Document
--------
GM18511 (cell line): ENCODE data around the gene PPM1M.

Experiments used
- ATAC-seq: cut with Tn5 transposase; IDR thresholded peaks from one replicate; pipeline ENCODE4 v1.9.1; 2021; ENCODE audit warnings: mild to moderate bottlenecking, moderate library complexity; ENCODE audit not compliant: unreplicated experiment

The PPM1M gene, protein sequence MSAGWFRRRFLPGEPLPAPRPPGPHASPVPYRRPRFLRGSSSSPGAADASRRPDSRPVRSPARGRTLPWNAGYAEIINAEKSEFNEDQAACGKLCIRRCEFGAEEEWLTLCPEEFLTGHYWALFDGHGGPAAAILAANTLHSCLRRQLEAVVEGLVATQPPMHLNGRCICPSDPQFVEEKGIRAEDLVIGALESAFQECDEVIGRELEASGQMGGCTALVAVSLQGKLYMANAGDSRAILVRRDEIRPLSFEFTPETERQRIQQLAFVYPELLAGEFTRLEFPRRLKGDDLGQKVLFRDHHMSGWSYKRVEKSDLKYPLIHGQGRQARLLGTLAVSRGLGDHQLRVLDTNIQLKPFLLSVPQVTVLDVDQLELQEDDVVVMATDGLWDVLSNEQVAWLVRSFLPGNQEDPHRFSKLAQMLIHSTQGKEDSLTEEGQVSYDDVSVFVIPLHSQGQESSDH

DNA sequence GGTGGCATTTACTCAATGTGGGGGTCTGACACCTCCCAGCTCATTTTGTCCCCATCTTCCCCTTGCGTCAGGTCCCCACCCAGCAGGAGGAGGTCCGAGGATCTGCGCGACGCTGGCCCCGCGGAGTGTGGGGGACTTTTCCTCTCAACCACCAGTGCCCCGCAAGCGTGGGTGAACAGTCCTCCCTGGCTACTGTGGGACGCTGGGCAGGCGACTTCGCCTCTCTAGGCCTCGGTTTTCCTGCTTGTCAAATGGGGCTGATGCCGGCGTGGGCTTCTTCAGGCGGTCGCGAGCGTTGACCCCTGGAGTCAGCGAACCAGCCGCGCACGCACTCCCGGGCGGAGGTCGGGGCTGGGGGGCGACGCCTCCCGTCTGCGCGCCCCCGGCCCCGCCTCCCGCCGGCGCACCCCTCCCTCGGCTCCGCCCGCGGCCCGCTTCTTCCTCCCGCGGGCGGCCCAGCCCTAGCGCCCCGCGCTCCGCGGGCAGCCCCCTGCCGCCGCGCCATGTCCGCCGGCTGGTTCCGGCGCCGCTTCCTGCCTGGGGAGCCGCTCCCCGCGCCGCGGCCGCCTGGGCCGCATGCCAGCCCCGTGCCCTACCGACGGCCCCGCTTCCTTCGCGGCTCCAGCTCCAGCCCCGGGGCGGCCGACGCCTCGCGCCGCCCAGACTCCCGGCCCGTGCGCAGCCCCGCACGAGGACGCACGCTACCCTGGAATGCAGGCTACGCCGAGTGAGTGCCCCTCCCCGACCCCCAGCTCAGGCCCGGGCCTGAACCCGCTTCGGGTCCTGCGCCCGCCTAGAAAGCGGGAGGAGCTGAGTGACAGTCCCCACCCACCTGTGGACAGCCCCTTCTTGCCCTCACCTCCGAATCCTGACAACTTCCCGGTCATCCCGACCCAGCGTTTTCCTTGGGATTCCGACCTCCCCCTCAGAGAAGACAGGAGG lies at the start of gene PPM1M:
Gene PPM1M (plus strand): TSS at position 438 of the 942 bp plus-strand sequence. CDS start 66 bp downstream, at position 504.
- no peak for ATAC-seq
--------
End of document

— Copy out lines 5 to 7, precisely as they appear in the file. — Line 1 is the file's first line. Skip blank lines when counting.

DNA sequence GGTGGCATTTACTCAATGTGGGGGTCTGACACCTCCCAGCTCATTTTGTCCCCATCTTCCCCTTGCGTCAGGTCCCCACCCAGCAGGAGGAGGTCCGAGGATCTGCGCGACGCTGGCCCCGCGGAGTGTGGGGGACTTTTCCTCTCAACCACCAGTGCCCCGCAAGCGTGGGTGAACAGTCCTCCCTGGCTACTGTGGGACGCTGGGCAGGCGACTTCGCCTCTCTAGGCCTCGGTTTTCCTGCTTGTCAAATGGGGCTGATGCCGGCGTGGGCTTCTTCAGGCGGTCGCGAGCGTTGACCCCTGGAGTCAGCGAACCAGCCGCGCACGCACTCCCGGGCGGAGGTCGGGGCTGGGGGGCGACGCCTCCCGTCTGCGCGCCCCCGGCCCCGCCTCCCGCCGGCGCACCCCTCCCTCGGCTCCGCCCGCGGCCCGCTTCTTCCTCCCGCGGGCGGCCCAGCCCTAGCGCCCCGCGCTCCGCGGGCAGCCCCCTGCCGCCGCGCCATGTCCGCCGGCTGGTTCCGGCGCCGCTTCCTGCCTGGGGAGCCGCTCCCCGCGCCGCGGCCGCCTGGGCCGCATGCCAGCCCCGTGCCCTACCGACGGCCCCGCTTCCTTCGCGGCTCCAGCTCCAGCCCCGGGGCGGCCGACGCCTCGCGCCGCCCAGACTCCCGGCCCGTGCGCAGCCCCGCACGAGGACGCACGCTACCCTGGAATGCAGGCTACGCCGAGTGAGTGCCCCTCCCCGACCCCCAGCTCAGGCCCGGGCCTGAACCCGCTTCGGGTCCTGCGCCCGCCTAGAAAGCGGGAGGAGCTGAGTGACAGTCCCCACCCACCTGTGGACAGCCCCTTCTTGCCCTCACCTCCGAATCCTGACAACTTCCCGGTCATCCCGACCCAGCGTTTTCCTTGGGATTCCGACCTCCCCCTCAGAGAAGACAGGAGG lies at the start of gene PPM1M:
Gene PPM1M (plus strand): TSS at position 438 of the 942 bp plus-strand sequence. CDS start 66 bp downstream, at position 504.
- no peak for ATAC-seq